Robin watched Star Trek, and realized that the pain medications must be taking hold because his leg pain was reduced to a dull throb again. The relief from the pain reminded him of that woman Della – where had she come from? But he fell asleep again before he could give the matter any more thought.

Robin found himself on a horse, a pure white horse. He was wearing ringed mail armor with a heavily padded shirt beneath, steel gauntlets and thick leather breeches. He was riding along a wall composed of rough-hewn black stones and otherwise surrounded by barren desert. The wall was at least a hundred feet high, and stretched on forever both before him and behind him.

Robin knew that this wall was the cause of all the desolation, and that it was up to him to restore the land. It was imperative for Robin to get beyond the wall, but as much as he searched, he could find no obvious way to do so. Robin checked his gear and found neither rope nor climbing tools, or even a shovel for digging a tunnel underneath.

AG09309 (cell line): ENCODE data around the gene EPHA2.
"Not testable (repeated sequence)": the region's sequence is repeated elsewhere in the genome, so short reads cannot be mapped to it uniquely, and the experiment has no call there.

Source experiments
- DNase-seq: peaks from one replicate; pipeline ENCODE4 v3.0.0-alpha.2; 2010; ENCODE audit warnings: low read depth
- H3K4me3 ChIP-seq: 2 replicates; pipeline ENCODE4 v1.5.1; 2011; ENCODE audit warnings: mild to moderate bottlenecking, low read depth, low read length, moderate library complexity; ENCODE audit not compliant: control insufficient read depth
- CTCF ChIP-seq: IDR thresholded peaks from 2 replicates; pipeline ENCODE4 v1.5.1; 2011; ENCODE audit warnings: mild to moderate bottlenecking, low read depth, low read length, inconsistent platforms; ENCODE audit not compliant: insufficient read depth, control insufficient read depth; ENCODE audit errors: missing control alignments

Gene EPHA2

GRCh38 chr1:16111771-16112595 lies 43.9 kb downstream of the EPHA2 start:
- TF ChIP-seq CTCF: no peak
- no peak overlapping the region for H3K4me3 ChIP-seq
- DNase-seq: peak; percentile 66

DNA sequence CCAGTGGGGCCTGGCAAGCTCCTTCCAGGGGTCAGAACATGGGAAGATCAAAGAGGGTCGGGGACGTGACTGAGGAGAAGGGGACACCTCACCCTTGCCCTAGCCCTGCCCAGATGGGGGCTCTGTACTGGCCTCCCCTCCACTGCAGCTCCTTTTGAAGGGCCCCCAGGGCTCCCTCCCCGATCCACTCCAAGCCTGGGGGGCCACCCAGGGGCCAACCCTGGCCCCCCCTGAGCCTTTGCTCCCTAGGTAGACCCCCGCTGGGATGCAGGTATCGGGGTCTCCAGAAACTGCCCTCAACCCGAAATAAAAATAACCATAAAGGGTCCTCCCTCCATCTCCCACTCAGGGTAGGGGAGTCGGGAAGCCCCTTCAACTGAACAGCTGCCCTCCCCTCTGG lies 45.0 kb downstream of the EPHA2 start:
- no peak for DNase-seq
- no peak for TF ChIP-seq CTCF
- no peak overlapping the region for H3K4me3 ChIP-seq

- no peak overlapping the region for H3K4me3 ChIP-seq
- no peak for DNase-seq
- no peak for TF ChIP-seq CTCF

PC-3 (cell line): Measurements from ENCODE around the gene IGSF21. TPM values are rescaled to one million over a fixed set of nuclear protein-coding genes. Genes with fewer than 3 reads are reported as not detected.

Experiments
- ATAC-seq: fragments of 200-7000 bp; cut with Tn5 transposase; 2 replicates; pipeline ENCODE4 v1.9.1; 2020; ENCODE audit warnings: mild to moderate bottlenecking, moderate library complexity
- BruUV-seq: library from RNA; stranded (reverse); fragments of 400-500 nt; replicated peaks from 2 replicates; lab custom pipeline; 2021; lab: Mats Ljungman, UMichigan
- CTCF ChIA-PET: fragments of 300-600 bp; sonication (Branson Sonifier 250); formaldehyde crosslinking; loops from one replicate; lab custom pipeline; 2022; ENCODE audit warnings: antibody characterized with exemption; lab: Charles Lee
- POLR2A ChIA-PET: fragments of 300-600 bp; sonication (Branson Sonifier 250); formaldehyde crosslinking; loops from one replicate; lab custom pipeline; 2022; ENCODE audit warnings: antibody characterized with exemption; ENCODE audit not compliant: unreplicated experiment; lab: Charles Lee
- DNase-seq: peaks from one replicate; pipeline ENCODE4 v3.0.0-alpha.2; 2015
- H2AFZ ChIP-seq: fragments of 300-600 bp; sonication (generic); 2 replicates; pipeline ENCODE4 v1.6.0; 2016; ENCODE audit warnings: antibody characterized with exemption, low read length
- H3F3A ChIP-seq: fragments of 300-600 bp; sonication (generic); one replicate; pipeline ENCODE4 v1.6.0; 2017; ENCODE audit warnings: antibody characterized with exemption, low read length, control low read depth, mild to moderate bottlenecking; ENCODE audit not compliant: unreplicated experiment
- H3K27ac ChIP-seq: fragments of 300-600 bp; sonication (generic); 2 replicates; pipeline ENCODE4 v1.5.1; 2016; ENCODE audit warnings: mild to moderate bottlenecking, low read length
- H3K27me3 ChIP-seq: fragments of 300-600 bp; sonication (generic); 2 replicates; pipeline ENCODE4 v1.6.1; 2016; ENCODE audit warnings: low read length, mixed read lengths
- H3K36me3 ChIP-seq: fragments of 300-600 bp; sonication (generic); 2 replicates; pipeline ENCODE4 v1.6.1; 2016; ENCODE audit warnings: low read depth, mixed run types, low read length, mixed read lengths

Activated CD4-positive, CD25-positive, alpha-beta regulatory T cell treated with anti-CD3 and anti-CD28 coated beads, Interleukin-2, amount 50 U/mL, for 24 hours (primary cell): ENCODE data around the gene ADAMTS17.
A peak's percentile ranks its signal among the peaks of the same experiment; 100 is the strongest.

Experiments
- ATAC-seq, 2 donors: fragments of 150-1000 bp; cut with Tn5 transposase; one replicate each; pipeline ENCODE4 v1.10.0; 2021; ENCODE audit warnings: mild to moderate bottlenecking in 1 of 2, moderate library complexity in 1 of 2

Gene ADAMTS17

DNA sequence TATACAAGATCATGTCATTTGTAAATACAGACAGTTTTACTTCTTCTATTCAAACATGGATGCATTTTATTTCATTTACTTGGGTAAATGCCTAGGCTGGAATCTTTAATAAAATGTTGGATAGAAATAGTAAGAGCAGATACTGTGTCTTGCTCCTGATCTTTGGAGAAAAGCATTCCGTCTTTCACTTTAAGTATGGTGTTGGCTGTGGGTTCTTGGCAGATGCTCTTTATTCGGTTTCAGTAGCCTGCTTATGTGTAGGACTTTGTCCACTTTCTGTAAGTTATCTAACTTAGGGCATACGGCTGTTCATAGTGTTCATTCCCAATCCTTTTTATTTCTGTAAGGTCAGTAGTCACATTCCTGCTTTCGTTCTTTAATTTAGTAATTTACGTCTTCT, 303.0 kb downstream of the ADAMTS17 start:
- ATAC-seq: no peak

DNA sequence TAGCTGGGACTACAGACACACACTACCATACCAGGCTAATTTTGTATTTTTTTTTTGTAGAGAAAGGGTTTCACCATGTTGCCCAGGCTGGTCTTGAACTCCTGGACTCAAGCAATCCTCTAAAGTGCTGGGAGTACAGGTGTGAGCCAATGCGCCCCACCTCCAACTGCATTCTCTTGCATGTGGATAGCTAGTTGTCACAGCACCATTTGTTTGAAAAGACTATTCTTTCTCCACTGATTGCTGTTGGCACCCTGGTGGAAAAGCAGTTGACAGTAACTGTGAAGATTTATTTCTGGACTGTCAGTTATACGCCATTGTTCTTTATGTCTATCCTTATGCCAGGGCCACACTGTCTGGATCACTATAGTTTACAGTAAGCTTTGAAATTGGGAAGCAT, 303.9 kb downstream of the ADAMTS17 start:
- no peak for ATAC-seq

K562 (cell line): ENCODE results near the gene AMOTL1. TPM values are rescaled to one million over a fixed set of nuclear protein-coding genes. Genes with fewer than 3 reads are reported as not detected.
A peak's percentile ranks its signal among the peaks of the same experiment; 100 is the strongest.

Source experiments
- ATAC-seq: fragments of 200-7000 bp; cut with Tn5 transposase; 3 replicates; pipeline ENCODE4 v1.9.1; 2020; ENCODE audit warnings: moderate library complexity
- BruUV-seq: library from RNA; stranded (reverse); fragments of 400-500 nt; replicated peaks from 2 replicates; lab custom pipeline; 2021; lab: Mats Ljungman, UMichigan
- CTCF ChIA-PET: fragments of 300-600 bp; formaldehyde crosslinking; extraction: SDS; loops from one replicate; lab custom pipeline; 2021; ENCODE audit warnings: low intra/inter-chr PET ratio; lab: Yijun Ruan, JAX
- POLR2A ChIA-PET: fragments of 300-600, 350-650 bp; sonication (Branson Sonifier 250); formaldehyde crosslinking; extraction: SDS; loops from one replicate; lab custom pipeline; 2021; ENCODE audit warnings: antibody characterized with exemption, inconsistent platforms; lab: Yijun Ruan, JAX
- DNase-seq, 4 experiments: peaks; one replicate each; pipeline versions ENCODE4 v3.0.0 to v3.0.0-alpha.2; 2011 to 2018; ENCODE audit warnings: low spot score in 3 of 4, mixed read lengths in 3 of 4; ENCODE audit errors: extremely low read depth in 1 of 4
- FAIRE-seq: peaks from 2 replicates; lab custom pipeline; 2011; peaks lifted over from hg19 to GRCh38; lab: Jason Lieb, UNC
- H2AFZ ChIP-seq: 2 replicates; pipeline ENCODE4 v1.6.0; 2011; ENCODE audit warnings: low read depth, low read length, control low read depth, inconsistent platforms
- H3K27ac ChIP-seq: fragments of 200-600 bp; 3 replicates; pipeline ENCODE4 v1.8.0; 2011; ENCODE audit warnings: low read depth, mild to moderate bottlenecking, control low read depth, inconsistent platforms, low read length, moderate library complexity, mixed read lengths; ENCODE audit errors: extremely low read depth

Robin continued to ride, hoping to find a gate or an opening, but when it became obvious that there was none and would be none, frustration set in. He reached to draw his sword but it was missing from its scabbard. He punched the wall with his gauntlet; he didn’t even scratch the stone. The wall was impenetrable, yet he knew he must get through it. He scanned the barren land for something to use as a ladder, but none of the husks of dead trees or other scrap was large enough. The dream ended abruptly with the sound of the phone ringing; slipping away from Robin’s thoughts before he even found the receiver.


“Robin, it’s Stanley. Sorry to bother you on your day off, but I really need a favor. I just got a call from Sam, the board is sending in an auditor tomorrow. We have to get down there today and make sure everything is organized.”